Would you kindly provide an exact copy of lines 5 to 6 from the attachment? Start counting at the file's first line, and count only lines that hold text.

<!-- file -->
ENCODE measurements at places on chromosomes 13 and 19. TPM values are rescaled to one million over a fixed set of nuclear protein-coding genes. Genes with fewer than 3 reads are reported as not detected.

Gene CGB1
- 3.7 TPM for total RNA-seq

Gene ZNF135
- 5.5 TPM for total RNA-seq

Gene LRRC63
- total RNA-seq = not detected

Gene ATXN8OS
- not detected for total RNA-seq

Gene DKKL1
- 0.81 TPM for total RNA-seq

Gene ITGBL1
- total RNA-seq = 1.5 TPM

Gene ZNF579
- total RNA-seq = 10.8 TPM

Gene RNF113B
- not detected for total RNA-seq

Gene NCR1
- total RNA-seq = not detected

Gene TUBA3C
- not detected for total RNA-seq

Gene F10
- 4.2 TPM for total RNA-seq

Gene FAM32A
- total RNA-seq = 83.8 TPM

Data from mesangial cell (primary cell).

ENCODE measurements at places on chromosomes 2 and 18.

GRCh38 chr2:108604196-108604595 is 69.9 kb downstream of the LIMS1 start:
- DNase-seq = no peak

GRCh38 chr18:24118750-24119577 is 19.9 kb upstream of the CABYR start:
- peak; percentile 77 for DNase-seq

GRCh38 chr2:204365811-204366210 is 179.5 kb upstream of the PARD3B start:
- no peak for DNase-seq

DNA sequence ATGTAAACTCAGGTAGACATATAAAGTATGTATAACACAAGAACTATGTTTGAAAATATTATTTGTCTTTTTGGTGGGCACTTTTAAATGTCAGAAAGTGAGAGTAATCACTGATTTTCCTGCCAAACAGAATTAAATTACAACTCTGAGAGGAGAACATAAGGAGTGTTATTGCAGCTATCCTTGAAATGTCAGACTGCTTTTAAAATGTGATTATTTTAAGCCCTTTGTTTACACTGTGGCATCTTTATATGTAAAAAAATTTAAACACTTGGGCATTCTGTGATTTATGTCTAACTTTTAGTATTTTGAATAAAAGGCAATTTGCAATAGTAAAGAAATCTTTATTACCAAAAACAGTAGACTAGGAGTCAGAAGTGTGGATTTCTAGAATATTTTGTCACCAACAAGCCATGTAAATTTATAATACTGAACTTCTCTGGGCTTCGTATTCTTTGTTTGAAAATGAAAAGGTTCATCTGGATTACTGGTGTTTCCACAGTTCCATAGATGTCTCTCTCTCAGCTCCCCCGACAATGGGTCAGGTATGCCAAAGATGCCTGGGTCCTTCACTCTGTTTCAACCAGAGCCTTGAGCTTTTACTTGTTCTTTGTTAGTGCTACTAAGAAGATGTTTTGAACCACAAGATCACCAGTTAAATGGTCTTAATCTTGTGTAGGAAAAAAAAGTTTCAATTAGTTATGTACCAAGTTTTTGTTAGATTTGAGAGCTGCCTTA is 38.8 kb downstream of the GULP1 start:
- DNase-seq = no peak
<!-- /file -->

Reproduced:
- 5.5 TPM for total RNA-seq

Gene LRRC63